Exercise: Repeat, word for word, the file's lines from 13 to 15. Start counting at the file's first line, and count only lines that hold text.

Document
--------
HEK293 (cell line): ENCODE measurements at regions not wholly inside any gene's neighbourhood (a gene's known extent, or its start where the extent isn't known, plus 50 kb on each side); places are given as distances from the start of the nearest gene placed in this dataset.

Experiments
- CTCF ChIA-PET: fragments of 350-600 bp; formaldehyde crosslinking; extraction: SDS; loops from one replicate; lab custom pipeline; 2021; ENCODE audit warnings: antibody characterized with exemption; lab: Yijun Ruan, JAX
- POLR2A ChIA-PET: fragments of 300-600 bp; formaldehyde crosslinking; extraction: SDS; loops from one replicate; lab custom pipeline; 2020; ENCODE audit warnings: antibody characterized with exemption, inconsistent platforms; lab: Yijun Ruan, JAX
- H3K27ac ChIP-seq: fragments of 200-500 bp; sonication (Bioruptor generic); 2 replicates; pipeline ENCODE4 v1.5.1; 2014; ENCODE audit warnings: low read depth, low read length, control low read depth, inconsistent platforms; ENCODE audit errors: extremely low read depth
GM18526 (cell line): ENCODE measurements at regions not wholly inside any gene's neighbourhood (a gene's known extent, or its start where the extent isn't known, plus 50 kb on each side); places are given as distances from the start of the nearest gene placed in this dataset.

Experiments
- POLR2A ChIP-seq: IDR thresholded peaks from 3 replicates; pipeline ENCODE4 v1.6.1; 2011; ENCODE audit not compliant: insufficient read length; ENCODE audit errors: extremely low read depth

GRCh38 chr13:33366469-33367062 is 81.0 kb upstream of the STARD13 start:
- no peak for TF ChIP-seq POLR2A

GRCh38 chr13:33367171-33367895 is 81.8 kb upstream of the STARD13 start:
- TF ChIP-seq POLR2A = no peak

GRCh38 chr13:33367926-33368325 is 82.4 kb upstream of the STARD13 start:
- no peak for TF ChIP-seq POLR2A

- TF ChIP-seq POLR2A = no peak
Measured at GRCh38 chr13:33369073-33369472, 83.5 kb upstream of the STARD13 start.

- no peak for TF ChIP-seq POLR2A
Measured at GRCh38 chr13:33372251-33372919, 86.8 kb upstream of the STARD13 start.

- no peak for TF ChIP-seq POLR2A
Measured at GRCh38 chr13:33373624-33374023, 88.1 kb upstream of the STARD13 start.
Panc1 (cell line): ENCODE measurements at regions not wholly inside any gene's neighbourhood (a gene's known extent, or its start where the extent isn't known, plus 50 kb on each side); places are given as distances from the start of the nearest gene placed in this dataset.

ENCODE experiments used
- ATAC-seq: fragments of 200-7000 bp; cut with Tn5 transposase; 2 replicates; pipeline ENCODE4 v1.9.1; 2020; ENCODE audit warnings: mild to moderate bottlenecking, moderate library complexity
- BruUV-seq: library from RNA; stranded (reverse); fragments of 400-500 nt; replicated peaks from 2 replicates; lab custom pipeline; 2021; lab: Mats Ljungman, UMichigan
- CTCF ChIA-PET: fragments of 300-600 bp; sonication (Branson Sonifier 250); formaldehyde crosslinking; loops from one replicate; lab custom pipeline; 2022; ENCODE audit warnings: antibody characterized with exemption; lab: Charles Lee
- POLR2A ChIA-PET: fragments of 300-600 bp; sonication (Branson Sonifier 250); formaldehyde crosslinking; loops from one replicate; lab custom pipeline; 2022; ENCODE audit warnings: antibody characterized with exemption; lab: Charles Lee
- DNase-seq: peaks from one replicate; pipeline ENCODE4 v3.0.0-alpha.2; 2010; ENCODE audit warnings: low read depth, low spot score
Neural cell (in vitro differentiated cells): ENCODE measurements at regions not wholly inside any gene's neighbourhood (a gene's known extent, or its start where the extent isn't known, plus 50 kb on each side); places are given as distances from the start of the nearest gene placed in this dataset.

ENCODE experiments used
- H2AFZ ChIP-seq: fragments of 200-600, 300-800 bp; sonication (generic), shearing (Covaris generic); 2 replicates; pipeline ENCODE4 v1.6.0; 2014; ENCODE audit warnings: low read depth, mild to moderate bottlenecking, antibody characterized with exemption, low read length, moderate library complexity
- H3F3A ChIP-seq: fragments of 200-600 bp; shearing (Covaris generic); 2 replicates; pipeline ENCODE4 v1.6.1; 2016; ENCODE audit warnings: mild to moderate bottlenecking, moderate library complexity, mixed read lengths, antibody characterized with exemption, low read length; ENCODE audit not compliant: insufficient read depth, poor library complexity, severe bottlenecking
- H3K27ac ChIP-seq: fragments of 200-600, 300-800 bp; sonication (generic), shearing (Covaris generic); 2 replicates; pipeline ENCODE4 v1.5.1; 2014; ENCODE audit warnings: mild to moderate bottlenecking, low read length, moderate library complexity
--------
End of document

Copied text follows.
GRCh38 chr13:33367926-33368325 is 82.4 kb upstream of the STARD13 start:
- no peak for TF ChIP-seq POLR2A

- TF ChIP-seq POLR2A = no peak